2. Acts 1:8
    3. I. It is our lifeline of mission support.
    4. II. It is our fishing line to the lost.
    5. III. It is a budget-line for funding.
    6. Conclusion:


Acts 1:8
Sermon by Larry Lewis


The very last words of Jesus, prior to his ascension, is a mandate we dare not ignore: “You shall be witnesses unto me, both in Jerusalem, and in all Judea, and in Samaria, and unto the uttermost part of the earth.”
Jesus is ordering that we be part of a strategy that will take the gospel to every part of our community, our nation, and the entire world. How can we do this? The best answer I know is the Cooperative Program.
For seven years I was pastor of a church with more than 3,000 members. We could and did do many things to reach our community and our city. But even with several thousand members and a budget of more than one million dollars, we could not put missionaries in more than one-hundred countries, start churches, and staff ministry centers throughout the United States and its territories. We could not maintain colleges and seminaries to train ministers, establish benevolent institutions to care for orphans and the elderly, and many other things necessary to be an effective witness to our world! Again, the answer is the Cooperative Program.
Why is the Cooperative Program so important?

It is our lifeline of mission support.

Have you visited a church (probably not Southern Baptist) where the pictures of the missionaries they support are hanging on the walls of their church building? It is always impressive to see those 6 or 8 pictures, or maybe more, of missionaries serving in several places in the world.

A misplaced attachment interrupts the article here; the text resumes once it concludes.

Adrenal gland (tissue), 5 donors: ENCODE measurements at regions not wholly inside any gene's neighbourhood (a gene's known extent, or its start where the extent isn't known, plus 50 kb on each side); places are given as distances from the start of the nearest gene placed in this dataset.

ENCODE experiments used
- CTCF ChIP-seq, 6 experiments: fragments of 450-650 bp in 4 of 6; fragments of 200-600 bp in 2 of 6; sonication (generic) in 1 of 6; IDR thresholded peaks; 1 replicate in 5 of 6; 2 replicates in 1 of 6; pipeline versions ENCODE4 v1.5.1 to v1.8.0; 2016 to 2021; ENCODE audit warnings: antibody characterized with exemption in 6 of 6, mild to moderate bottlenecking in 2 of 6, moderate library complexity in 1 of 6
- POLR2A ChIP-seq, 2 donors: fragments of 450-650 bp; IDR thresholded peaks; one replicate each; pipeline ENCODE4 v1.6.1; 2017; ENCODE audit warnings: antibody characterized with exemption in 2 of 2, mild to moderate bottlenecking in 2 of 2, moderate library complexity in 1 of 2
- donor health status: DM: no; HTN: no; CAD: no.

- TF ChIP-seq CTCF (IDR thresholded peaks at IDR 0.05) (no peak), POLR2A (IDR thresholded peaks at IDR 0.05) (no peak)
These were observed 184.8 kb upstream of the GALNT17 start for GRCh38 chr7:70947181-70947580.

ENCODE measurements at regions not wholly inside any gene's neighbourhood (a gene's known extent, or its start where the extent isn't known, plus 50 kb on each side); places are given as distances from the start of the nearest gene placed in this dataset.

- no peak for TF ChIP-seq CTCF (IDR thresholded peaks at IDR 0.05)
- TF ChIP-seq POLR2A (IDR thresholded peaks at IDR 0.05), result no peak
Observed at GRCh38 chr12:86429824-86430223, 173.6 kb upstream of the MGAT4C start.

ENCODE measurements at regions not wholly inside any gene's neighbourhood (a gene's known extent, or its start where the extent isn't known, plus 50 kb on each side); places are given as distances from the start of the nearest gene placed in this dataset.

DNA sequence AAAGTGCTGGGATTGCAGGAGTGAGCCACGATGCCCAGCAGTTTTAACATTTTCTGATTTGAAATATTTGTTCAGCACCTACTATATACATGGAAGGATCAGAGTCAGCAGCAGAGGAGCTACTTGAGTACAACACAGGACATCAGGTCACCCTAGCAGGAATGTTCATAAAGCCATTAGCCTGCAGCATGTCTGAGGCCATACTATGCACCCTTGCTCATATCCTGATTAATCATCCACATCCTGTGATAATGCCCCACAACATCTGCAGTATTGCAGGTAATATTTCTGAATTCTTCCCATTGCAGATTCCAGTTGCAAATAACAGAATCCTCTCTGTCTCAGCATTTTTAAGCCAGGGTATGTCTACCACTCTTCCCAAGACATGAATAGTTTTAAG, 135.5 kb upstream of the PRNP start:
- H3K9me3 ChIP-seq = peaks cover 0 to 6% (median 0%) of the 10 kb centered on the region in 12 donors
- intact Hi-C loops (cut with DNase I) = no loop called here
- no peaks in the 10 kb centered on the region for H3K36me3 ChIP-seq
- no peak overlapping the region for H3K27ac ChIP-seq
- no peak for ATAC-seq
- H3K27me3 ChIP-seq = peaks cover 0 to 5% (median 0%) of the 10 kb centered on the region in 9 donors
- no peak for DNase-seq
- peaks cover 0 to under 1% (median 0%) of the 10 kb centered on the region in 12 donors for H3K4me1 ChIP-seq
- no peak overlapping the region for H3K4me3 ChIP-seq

However, if the pictures of the missionaries Southern Baptist churches support were hanging on the walls, there would be more than 10,500 of them! At the present time, the North American Mission Board supports over 5,100 missionaries throughout the United States and Canada (Judea and Samaria). Likewise, more than 5,300 missionaries are engaging over 1370 different people groups in the “uttermost parts of the world” through the International Mission Board.
As commendable as it may be, it is not sufficient to have mission work in 8 or 10 nations, or even 15 or 20 nations. Jesus said, “go ye therefore and disciple all nations” (Matthew 28:19). Only the Cooperative Program enables us to do together what none of us can do alone. That is being his witness “unto the uttermost part of the world.”

It is our fishing line to the lost.

Jesus said, “Come ye after me and I will make you to become fishers of men” (Mark 1:17).
Throughout my ministry I have sought to make soul-winning a priority. When I was a pastor, I dedicated at least fifteen hours of every week to evangelistic visitation and sought to train the Deacons and Sunday school workers to be soul winners also. Nearly every Sunday, someone “walked the aisle” that we had personally won to Christ.
But what about the thousands and millions outside our community, especially in foreign lands where we seldom travel? How are we to be faithful in fulfilling our Lord’s clear mandate that “repentance and remission of sins be preached in his name among all nations” (Luke 24:47)? Again, I believe the answer is the Cooperative Program.